The state of playWhen the hammer is the only tool you have, every problem begins to look like a nail
The whole world, including Nepal, is now in the grips of the World Cup football tournament in Russia. The host country is expected to generate about $30 billion in revenue from the month-long jamboree.
Neither Nepal, or any South Asian country, is participating in the games. Yet we have gone crazy about it, cheering for our favourite teams – in Nepal it tends to be Argentina or Brazil.
But can we at least learn from the game we love to watch and talk about so much? Some of the discussions are quite esoteric. Such as, when Sweden plays Denmark, the first three letters of each team combined becomes Sweden and the remaining letters make up Denmark?
Betting on the games has become quite a trend, even if it is a great way to lose money. Some love to bet and make or lose money. A taxi driver quoted some of the amounts at stake, and it was huge. Restaurants and bars have been cashing in on the games by selling drinks and snacks, and there are attractive discounts if you are able to predict the outcome of each game.
For others, the game offers a lot more. Let us take the word competition, for example, and understand what it really means. There are 22 players on the field. There are rules of the game, and the outcome of the game does not depend on the size of the country, its army, GDP or population.
The only thing that matters is how well the 11 play and how much time, energy, practice and research of the opposite team they have done. The captains lead, the coaches strategise, and then the whole world watches. Is it not amazing, therefore, that Croatia can defeat Argentine 3-0? In previous tournaments Serbia defeated the USA, and Iceland defeated England.
Football has regulators. The referee, the assistants and the nearly 35 cameras help ensure fairness. The fans can be, and are, biased. There is time added at the end of each half to make up for time lost or wasted by players.
Let us transpose this rules-based state of play to Nepal, and the businesses and contractors working here. If players and teams feel there is a foul the referee did not see, they have the option of watching the video replay. Using this technology, a penalty can be awarded.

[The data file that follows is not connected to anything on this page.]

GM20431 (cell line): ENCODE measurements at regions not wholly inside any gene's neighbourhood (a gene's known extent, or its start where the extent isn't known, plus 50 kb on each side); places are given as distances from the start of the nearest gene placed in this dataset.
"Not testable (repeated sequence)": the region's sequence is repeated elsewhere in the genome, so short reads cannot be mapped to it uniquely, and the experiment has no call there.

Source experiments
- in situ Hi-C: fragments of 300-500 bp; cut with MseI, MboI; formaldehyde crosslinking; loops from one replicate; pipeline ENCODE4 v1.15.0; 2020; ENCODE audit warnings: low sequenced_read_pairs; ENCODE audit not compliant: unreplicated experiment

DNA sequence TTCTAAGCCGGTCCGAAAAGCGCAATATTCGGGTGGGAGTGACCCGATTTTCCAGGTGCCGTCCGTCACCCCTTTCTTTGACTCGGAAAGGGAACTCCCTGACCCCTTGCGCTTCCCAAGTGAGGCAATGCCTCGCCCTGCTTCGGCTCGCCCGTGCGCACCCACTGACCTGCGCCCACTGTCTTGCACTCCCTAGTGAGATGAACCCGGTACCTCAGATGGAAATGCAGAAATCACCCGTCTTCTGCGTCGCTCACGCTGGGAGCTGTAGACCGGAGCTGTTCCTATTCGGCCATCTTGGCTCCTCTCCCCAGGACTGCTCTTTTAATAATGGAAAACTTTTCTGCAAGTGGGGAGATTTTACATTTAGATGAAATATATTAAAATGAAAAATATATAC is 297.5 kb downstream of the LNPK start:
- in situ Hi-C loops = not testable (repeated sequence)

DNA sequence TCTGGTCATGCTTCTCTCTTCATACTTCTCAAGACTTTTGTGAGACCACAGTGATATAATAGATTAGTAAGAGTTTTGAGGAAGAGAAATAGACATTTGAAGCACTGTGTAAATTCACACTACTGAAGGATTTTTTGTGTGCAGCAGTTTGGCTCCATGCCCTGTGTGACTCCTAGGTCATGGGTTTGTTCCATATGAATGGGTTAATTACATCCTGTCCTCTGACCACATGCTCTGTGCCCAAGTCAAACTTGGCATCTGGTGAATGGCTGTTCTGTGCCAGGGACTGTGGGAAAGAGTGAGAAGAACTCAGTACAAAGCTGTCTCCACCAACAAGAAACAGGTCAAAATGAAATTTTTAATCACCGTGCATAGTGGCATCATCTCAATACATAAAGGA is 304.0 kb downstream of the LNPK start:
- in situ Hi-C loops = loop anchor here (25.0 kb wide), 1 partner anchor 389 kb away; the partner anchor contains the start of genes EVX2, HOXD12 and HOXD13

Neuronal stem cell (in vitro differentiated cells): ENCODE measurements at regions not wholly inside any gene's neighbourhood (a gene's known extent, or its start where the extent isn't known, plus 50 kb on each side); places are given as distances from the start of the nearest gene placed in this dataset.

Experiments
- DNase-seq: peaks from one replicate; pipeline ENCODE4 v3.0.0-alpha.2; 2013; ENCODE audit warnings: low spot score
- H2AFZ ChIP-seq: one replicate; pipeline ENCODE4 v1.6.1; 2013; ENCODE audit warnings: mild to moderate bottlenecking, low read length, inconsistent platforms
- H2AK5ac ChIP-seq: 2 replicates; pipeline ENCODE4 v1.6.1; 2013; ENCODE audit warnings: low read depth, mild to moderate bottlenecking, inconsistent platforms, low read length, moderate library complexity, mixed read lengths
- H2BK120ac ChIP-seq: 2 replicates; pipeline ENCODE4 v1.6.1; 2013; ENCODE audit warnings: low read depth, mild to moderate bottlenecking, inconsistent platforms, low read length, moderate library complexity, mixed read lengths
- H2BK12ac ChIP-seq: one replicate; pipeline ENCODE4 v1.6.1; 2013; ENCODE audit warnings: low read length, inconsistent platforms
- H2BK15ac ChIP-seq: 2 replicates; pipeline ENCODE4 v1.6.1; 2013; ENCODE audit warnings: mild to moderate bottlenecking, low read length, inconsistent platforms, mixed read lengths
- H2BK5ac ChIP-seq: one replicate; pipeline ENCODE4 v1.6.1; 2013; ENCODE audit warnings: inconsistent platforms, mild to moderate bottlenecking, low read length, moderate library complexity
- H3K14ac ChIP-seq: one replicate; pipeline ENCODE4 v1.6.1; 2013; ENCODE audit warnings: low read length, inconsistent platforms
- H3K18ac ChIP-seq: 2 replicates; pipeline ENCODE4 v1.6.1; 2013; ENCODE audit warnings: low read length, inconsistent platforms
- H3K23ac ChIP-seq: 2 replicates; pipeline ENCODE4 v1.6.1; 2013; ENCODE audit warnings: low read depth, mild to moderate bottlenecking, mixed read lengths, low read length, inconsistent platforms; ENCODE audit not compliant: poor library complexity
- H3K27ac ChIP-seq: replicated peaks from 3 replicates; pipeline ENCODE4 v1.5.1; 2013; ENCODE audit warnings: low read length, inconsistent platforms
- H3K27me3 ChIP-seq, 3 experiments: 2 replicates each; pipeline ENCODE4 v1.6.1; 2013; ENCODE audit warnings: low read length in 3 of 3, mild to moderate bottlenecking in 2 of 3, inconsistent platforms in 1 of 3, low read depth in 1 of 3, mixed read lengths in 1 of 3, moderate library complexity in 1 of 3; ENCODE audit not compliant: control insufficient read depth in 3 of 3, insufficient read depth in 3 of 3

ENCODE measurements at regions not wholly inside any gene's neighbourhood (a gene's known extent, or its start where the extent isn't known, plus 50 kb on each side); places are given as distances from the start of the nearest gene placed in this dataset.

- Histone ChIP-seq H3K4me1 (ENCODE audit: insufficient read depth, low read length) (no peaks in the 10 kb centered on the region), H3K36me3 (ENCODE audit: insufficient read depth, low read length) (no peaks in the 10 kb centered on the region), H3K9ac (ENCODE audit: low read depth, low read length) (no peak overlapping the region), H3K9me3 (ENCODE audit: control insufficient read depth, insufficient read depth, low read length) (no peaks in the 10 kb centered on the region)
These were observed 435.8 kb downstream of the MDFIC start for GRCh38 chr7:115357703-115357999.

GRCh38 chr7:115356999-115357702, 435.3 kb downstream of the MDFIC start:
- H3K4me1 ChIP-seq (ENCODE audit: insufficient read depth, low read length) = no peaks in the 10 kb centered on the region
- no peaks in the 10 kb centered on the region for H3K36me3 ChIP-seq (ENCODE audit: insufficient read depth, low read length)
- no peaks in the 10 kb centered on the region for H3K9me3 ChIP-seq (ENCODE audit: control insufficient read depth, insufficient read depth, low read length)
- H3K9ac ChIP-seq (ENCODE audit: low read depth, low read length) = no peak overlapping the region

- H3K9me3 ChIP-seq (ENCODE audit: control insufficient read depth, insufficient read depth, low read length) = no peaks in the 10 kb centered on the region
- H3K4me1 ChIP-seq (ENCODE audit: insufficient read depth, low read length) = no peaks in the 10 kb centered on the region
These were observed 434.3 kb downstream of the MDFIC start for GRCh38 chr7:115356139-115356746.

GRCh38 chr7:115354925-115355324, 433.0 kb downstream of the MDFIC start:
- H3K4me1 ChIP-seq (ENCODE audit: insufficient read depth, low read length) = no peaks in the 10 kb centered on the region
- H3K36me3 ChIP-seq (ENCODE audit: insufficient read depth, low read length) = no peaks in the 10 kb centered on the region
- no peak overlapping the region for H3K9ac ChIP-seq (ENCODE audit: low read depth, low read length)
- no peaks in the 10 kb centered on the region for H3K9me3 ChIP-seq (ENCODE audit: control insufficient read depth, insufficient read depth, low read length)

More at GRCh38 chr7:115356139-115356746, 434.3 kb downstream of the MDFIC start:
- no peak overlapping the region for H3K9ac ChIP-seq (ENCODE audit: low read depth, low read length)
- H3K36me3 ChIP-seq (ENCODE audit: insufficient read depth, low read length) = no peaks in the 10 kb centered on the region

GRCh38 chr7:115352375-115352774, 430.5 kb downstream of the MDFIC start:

The much talked about game between Croatia and Argentina provided insight into how we need to manage change. As the saying goes: ‘When the hammer is the only tool you have, every problem begins to look like a nail.’ In the game, it looked like Messi was the only tool they had. But a toolbox consists of a set of implements, not just a hammer.
Secondly, there is a realisation when the goals begin to mount that the ‘goal‘ is not going to change. The rules of the game are not going to change, the field size, the time allocated, and the referee, are all going to remain the same. The 35 cameras are also going to ensure that foul play is unlikely. What needs to change is the way the game is played.
Einstein famously said ‘Insanity is repeating the same process hoping for a different result.’ Is Nepal learning from Argentina, then? Can we rely only on a ‘Messi’ to get us where we need to be? Can we continue to play the same game? Do we need to develop new tools? Is it time to change the way we play?
What Nepali entrepreneurs need is a level playing field where they can compete. They want a regulator who ensures fairness. Whenever there is room for discretionary powers to be misused, they want to see a technological intervention. They also want fans and the glare of the camera when they succeed.
It is also worth mentioning that players need to have a strong track record and their profiles are updated so commentators have easy access to their information. In winning teams, the players are there on the basis of merit. They are not there based on what their surname is, what part of the country they come from, or who they know in the political arena.
Anil Chitrakar is President of Siddharthinc.
Nepal in the grip of World Cup fever, Monika Deupala